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Recent documents in Electrical Engineering and Computer Science - Technical Reportsen-usWed, 24 Mar 2021 14:36:16 PDT3600libOblivious: A C++ Library for Oblivious Data Structures and Algorithms
https://surface.syr.edu/eecs_techreports/184
https://surface.syr.edu/eecs_techreports/184Tue, 16 Oct 2018 07:44:43 PDT
Infrastructure as a service (IaaS) is an enormously beneficial model for centralized data computation and storage. Yet, existing network-layer and hardware-layer security protections do not address a broad category of vulnerabilities known as side-channel attacks. Over the past several years, numerous techniques have been proposed at all layers of the software/hardware stack to prevent the inadvertent leakage of sensitive data. This report discusses a new technique which integrates seamlessly with C++ programs. We introduce a library, libOblivious, which provides thin wrappers around existing C++ standard template library classes, endowing them with the property of memory-trace obliviousness.
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Scott D. Constable et al.Formal Verification of a Modern Boot Loader
https://surface.syr.edu/eecs_techreports/183
https://surface.syr.edu/eecs_techreports/183Thu, 06 Sep 2018 06:23:13 PDT
We introduce the Syracuse Assured Boot Loader Executive (SABLE), a trustworthy secure loader. A trusted boot loader performs a cryptographic measurement (hash) of program code and executes it unconditionally, allowing later-stage software to verify the integrity of the system through local or remote attestation. A secure loader differs from a trusted loader in that it executes subsequent code only if measurements of that code match known-good values. We have applied a rigorous formal verification technique recently demonstrated in practice by NICTA in their verification of the seL4 microkernel. We summarize our design philosophy from a high level and present our formal verification strategy.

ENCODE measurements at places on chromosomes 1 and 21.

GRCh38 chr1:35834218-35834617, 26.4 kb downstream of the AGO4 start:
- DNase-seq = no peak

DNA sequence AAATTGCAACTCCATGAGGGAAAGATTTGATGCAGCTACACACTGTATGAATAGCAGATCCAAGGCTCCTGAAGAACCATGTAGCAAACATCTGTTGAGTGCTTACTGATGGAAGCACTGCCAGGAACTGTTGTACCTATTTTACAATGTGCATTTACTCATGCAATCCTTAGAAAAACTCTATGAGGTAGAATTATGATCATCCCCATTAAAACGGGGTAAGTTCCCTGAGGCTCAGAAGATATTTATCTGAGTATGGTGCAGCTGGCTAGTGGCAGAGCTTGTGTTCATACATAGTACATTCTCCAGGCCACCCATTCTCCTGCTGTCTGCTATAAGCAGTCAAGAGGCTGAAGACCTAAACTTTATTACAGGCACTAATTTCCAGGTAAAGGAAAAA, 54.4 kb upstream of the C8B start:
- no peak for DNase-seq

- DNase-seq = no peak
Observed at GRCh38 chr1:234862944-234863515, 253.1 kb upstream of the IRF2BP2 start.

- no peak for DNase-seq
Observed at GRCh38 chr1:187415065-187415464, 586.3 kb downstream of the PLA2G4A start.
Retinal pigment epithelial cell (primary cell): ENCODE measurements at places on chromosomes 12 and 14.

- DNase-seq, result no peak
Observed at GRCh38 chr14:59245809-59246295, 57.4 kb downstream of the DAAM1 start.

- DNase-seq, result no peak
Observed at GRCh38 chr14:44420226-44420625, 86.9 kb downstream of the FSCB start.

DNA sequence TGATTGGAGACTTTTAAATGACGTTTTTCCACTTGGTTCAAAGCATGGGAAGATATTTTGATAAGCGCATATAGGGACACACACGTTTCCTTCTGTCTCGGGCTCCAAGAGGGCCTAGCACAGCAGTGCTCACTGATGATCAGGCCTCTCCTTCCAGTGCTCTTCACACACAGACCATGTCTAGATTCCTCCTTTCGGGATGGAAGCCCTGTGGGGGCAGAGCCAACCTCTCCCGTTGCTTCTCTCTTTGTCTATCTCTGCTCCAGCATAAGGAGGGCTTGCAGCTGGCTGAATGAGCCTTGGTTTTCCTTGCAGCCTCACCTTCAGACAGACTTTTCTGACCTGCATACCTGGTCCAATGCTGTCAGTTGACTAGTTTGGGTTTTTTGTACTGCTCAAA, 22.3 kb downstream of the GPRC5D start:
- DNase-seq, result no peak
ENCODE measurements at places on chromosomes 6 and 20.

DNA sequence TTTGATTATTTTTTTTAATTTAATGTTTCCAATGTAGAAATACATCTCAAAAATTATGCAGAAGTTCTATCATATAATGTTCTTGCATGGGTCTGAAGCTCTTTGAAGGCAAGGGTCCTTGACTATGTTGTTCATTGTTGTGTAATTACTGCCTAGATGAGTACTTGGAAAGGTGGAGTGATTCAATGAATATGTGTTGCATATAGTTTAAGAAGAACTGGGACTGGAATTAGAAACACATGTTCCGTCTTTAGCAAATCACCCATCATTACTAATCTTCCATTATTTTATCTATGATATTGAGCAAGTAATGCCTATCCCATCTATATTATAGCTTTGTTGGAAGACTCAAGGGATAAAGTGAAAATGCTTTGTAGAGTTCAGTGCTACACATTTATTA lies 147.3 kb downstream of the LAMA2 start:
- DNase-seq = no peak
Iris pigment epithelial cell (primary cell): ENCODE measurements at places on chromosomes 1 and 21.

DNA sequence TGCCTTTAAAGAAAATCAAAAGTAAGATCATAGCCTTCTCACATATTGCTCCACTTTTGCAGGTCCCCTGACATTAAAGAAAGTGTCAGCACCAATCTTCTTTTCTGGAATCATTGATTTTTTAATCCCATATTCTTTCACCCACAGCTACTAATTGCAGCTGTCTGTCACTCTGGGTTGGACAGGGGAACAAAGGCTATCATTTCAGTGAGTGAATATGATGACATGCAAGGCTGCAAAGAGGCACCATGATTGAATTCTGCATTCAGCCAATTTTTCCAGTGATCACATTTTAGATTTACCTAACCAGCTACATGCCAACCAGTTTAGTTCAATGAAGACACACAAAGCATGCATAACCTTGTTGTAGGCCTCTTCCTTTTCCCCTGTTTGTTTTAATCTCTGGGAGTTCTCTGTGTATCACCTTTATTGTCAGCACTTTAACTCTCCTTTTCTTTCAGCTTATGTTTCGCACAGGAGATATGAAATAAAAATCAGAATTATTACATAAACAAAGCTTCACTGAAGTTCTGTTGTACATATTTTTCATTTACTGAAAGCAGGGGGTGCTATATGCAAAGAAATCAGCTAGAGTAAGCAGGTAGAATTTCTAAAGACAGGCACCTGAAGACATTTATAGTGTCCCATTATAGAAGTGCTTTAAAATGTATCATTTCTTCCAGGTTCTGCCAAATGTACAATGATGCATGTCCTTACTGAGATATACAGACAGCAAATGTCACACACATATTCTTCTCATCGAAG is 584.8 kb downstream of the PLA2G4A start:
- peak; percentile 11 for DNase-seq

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Scott D. Constable et al.A Formally Veriﬁed Heap Allocator
https://surface.syr.edu/eecs_techreports/182
https://surface.syr.edu/eecs_techreports/182Wed, 29 Aug 2018 06:14:49 PDT
We present the formal verification of a heap allocator written in C. We use the Isabelle/HOL proof assistant to formally verify the correctness of the heap allocator at the source code level. The C source code of the heap allocator is imported into Isabelle/HOL using CParser and AutoCorres. In addition to providing the guarantee that the heap allocator is free of bugs and therefore is suitable for use in security critical projects, our work facilitates verification of other projects written in C that utilize Isabelle and AutoCorres.